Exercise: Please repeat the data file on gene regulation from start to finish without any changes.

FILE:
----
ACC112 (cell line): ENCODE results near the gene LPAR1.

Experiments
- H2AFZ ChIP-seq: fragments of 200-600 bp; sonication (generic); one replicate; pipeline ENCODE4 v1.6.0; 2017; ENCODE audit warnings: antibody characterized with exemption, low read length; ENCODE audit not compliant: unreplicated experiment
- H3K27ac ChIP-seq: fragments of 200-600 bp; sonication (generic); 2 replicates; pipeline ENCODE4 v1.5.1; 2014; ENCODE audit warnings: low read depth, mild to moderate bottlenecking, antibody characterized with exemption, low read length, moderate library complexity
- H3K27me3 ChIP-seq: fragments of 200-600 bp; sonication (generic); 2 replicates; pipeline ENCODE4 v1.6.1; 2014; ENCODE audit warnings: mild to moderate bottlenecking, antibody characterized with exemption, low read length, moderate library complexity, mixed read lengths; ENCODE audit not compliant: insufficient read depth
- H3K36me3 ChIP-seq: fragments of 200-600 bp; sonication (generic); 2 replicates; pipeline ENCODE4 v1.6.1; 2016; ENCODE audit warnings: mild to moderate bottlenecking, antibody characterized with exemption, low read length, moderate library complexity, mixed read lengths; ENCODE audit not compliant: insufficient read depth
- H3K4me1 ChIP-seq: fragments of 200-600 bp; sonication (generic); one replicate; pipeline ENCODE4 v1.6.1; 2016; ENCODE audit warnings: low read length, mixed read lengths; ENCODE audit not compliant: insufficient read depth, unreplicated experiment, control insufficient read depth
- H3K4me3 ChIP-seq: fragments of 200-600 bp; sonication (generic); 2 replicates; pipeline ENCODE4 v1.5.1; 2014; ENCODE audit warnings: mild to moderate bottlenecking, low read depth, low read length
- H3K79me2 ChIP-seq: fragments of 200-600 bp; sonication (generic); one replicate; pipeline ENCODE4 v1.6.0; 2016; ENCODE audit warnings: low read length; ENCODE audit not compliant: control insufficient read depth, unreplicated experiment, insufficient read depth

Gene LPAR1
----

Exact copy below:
ACC112 (cell line): ENCODE results near the gene LPAR1.

Experiments
- H2AFZ ChIP-seq: fragments of 200-600 bp; sonication (generic); one replicate; pipeline ENCODE4 v1.6.0; 2017; ENCODE audit warnings: antibody characterized with exemption, low read length; ENCODE audit not compliant: unreplicated experiment
- H3K27ac ChIP-seq: fragments of 200-600 bp; sonication (generic); 2 replicates; pipeline ENCODE4 v1.5.1; 2014; ENCODE audit warnings: low read depth, mild to moderate bottlenecking, antibody characterized with exemption, low read length, moderate library complexity
- H3K27me3 ChIP-seq: fragments of 200-600 bp; sonication (generic); 2 replicates; pipeline ENCODE4 v1.6.1; 2014; ENCODE audit warnings: mild to moderate bottlenecking, antibody characterized with exemption, low read length, moderate library complexity, mixed read lengths; ENCODE audit not compliant: insufficient read depth
- H3K36me3 ChIP-seq: fragments of 200-600 bp; sonication (generic); 2 replicates; pipeline ENCODE4 v1.6.1; 2016; ENCODE audit warnings: mild to moderate bottlenecking, antibody characterized with exemption, low read length, moderate library complexity, mixed read lengths; ENCODE audit not compliant: insufficient read depth
- H3K4me1 ChIP-seq: fragments of 200-600 bp; sonication (generic); one replicate; pipeline ENCODE4 v1.6.1; 2016; ENCODE audit warnings: low read length, mixed read lengths; ENCODE audit not compliant: insufficient read depth, unreplicated experiment, control insufficient read depth
- H3K4me3 ChIP-seq: fragments of 200-600 bp; sonication (generic); 2 replicates; pipeline ENCODE4 v1.5.1; 2014; ENCODE audit warnings: mild to moderate bottlenecking, low read depth, low read length
- H3K79me2 ChIP-seq: fragments of 200-600 bp; sonication (generic); one replicate; pipeline ENCODE4 v1.6.0; 2016; ENCODE audit warnings: low read length; ENCODE audit not compliant: control insufficient read depth, unreplicated experiment, insufficient read depth

Gene LPAR1